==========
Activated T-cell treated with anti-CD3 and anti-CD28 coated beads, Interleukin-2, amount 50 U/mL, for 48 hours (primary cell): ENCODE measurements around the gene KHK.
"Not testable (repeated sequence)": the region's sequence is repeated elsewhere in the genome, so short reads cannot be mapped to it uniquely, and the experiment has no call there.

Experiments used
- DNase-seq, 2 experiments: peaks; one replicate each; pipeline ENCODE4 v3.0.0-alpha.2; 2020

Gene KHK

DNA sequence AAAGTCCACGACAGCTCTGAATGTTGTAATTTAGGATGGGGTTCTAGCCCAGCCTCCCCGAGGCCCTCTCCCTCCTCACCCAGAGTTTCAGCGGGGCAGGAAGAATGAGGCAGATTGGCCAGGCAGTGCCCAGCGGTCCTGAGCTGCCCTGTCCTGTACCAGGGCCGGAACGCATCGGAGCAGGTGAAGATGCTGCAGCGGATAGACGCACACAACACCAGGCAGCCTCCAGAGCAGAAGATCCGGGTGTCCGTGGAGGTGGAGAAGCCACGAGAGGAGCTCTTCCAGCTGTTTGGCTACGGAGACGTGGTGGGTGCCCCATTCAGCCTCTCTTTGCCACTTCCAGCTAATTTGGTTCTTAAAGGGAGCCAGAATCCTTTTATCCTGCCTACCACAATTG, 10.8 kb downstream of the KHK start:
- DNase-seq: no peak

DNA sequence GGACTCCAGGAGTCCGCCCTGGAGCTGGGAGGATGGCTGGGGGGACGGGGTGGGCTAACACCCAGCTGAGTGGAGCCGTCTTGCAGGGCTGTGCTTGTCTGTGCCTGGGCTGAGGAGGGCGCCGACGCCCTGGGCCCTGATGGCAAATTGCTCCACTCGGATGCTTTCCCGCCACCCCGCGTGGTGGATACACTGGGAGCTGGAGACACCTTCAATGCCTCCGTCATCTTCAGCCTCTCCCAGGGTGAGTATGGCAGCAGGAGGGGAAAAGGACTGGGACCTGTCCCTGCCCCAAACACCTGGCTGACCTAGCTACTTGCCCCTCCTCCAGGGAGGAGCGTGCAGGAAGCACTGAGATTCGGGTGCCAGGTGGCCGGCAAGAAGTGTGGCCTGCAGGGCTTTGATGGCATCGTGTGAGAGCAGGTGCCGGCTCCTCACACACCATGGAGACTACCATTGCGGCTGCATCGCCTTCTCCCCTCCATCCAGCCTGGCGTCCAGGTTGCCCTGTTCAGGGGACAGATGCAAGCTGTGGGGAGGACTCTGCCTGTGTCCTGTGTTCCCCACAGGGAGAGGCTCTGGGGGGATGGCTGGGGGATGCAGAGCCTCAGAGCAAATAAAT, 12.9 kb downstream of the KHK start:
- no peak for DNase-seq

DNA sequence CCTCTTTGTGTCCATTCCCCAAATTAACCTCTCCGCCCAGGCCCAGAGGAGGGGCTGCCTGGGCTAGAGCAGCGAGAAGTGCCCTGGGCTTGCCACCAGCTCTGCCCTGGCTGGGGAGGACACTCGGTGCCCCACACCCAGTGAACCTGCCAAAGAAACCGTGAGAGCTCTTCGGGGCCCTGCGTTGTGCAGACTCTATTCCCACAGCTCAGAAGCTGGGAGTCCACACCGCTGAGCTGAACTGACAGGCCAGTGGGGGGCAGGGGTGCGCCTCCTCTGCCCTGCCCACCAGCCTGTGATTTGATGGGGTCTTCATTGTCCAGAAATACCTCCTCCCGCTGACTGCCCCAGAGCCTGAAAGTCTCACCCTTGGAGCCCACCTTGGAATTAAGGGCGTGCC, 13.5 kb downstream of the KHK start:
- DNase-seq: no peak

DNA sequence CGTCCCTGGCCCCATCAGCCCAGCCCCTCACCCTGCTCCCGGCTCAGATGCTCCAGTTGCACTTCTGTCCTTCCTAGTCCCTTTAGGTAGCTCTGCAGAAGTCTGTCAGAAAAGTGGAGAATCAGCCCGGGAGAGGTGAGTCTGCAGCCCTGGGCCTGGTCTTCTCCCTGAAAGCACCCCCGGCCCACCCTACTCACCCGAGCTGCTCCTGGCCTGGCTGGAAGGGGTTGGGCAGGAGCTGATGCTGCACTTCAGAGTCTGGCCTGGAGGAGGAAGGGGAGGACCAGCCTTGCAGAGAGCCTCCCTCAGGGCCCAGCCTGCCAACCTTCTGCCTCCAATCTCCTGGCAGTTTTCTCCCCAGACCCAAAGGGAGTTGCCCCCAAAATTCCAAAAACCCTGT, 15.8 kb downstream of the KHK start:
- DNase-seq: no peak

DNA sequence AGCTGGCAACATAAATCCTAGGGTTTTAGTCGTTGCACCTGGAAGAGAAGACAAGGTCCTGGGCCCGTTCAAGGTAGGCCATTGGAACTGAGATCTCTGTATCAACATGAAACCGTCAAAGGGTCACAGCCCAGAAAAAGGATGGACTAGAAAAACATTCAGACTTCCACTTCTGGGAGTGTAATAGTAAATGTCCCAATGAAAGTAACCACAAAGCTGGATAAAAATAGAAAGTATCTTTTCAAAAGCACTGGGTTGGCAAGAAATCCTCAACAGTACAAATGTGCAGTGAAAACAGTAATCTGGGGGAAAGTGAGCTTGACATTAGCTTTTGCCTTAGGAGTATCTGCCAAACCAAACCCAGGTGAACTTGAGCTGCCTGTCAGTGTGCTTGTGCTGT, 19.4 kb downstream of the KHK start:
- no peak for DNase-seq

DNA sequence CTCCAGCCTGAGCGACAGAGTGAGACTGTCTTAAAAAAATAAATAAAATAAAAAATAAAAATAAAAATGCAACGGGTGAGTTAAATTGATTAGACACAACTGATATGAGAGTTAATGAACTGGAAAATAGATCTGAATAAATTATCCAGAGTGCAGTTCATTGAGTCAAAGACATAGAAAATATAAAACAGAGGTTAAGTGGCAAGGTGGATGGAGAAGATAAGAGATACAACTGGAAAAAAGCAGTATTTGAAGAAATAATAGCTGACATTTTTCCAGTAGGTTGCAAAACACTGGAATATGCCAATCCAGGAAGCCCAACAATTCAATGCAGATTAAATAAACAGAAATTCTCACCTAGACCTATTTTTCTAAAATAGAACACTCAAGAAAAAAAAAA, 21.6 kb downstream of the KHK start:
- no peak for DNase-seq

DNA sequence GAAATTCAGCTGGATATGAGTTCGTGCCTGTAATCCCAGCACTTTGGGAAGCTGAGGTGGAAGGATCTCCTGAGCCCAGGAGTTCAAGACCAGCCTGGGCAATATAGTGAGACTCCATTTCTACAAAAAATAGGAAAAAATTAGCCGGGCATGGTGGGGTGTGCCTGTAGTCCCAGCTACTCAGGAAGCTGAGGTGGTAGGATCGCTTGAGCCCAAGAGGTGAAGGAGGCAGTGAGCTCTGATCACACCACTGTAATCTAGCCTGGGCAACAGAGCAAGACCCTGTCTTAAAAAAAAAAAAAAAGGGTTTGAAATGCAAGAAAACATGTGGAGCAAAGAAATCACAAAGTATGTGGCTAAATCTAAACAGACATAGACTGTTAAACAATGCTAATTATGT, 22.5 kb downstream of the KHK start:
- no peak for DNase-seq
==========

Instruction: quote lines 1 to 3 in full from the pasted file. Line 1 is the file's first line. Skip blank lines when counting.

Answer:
Activated T-cell treated with anti-CD3 and anti-CD28 coated beads, Interleukin-2, amount 50 U/mL, for 48 hours (primary cell): ENCODE measurements around the gene KHK.
"Not testable (repeated sequence)": the region's sequence is repeated elsewhere in the genome, so short reads cannot be mapped to it uniquely, and the experiment has no call there.

Experiments used